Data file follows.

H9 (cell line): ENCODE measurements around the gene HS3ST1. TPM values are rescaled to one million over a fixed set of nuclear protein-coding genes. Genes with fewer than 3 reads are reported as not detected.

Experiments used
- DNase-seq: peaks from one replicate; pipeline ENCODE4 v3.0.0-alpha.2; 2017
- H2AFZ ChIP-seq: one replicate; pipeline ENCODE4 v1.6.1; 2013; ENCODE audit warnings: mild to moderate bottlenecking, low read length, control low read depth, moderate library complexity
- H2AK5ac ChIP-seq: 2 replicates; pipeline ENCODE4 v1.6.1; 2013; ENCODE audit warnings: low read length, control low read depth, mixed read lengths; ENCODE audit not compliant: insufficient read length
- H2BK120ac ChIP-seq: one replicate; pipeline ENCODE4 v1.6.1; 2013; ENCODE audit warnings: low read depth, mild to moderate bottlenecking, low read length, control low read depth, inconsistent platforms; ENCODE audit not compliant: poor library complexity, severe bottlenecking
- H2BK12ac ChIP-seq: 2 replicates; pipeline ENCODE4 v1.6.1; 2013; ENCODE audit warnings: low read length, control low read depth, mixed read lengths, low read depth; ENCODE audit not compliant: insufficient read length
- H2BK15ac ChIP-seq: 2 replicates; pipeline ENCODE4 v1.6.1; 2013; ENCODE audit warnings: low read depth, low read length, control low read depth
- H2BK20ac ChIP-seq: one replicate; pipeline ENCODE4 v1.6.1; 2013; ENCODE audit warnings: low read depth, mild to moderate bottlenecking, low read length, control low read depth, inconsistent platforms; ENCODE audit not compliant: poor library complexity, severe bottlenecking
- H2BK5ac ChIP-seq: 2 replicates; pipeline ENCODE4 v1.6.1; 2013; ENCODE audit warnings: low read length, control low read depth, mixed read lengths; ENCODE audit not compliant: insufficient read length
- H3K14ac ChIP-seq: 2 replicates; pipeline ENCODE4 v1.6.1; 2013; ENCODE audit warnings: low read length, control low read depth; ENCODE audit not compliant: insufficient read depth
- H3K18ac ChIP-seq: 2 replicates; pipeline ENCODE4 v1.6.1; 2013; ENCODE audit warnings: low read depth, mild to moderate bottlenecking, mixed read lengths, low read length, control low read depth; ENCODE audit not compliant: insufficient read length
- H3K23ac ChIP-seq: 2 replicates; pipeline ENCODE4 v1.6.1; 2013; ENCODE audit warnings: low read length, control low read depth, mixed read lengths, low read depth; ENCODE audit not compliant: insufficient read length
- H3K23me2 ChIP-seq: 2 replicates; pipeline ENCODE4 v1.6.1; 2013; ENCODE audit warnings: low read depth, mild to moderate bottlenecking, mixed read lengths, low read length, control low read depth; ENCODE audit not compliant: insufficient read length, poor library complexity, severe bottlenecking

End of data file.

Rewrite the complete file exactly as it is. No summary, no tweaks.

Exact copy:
H9 (cell line): ENCODE measurements around the gene HS3ST1. TPM values are rescaled to one million over a fixed set of nuclear protein-coding genes. Genes with fewer than 3 reads are reported as not detected.

Experiments used
- DNase-seq: peaks from one replicate; pipeline ENCODE4 v3.0.0-alpha.2; 2017
- H2AFZ ChIP-seq: one replicate; pipeline ENCODE4 v1.6.1; 2013; ENCODE audit warnings: mild to moderate bottlenecking, low read length, control low read depth, moderate library complexity
- H2AK5ac ChIP-seq: 2 replicates; pipeline ENCODE4 v1.6.1; 2013; ENCODE audit warnings: low read length, control low read depth, mixed read lengths; ENCODE audit not compliant: insufficient read length
- H2BK120ac ChIP-seq: one replicate; pipeline ENCODE4 v1.6.1; 2013; ENCODE audit warnings: low read depth, mild to moderate bottlenecking, low read length, control low read depth, inconsistent platforms; ENCODE audit not compliant: poor library complexity, severe bottlenecking
- H2BK12ac ChIP-seq: 2 replicates; pipeline ENCODE4 v1.6.1; 2013; ENCODE audit warnings: low read length, control low read depth, mixed read lengths, low read depth; ENCODE audit not compliant: insufficient read length
- H2BK15ac ChIP-seq: 2 replicates; pipeline ENCODE4 v1.6.1; 2013; ENCODE audit warnings: low read depth, low read length, control low read depth
- H2BK20ac ChIP-seq: one replicate; pipeline ENCODE4 v1.6.1; 2013; ENCODE audit warnings: low read depth, mild to moderate bottlenecking, low read length, control low read depth, inconsistent platforms; ENCODE audit not compliant: poor library complexity, severe bottlenecking
- H2BK5ac ChIP-seq: 2 replicates; pipeline ENCODE4 v1.6.1; 2013; ENCODE audit warnings: low read length, control low read depth, mixed read lengths; ENCODE audit not compliant: insufficient read length
- H3K14ac ChIP-seq: 2 replicates; pipeline ENCODE4 v1.6.1; 2013; ENCODE audit warnings: low read length, control low read depth; ENCODE audit not compliant: insufficient read depth
- H3K18ac ChIP-seq: 2 replicates; pipeline ENCODE4 v1.6.1; 2013; ENCODE audit warnings: low read depth, mild to moderate bottlenecking, mixed read lengths, low read length, control low read depth; ENCODE audit not compliant: insufficient read length
- H3K23ac ChIP-seq: 2 replicates; pipeline ENCODE4 v1.6.1; 2013; ENCODE audit warnings: low read length, control low read depth, mixed read lengths, low read depth; ENCODE audit not compliant: insufficient read length
- H3K23me2 ChIP-seq: 2 replicates; pipeline ENCODE4 v1.6.1; 2013; ENCODE audit warnings: low read depth, mild to moderate bottlenecking, mixed read lengths, low read length, control low read depth; ENCODE audit not compliant: insufficient read length, poor library complexity, severe bottlenecking